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article imageHorsing around at Sundance: Director Cindy Meehl's perspective Special

By Michael Krebs     Jan 2, 2012 in Entertainment
Park City - With the 2012 Sundance Film Festival just weeks away, Cindy Meehl, winner of the 2011 Sundance Audience Award for "Buck," shared her perspectives on her film and on her experience at Sundance.
The Sundance Film Festival held annually in Park City, Utah has become a cornerstone for the aspirations of independent filmmakers and actors since the establishment of the Sundance Institute by Robert Redford in 1981.
There is a linear connection between the loose artistic confederacy at the Sundance Film Festival and the silver screen establishment in Hollywood, and the happenings and achievements in Utah often spawn larger scale recognition at venues like the Golden Globes and the Academy Awards. Given this linear relationship, it is also curious to witness Hollywood's nod to the independent voices that so often nourish popular culture's film studios.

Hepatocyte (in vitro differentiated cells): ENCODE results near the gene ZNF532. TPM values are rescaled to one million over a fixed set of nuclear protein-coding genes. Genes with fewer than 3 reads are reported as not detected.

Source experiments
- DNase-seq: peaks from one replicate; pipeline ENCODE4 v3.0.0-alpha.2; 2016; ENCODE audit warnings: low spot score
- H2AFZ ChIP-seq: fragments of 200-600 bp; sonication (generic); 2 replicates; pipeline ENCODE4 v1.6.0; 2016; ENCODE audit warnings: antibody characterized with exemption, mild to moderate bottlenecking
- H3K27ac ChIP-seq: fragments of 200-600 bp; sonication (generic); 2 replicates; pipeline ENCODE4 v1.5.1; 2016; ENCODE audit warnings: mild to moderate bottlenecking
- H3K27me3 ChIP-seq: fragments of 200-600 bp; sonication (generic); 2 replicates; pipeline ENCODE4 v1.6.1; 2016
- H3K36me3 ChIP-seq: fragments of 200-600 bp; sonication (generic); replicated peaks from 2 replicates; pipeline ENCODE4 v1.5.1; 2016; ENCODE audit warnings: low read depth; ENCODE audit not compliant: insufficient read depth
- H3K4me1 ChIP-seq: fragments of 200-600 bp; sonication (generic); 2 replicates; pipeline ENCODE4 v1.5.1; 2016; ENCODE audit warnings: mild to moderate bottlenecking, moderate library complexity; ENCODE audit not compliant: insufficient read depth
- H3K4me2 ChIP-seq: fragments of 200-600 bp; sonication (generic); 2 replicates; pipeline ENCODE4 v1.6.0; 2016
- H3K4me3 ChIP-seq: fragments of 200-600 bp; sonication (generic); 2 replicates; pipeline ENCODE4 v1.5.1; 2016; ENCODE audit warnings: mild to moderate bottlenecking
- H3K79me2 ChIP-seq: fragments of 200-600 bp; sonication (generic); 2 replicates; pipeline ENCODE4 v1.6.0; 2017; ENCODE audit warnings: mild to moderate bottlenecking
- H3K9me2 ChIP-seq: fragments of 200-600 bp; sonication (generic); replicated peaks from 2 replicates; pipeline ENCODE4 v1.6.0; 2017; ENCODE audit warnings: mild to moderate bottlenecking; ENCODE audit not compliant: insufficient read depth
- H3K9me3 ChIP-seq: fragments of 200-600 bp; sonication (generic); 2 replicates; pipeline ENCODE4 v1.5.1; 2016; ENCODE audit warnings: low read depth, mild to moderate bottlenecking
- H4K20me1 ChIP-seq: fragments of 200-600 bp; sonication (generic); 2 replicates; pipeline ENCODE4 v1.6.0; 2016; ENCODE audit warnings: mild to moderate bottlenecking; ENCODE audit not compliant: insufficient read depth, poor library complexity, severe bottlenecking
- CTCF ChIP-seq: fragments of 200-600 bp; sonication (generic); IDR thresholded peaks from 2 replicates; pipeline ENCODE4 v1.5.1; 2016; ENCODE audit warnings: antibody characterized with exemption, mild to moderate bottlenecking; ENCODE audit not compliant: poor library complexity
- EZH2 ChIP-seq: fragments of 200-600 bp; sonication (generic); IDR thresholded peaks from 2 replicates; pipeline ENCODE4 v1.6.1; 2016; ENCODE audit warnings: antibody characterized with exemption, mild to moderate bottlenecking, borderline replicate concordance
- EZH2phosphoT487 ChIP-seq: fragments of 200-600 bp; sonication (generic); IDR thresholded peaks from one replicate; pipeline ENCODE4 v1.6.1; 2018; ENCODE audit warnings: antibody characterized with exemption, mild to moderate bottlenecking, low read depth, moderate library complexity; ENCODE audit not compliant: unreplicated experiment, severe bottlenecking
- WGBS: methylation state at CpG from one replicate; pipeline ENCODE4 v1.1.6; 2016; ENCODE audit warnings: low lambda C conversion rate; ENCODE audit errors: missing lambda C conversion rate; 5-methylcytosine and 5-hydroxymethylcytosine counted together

Given also Redford's stately posture as the founder of the Sundance Institute, this curiosity was extended last year when the documentary "Buck" won the 2011 Sundance Audience Award. "Buck," directed by Cindy Meehl, follows Buck Brannaman, the inspiration for Robert Redford's 1998 movie, "The Horse Whisperer."
With the 2012 Sundance Film Festival set to begin on January 19, I caught up with Meehl to ask her about experience with "Buck" and about her Sundance perspectives.
KREBS: Often with journalism and with documentary film making the story reshapes the storyteller's original thought on the subject at hand. And with Buck, the cowboy helps reorient the perspective of a given troubled horse. How did Buck shape you as a director? And when you see the film now, how does he continue to have an impact on you?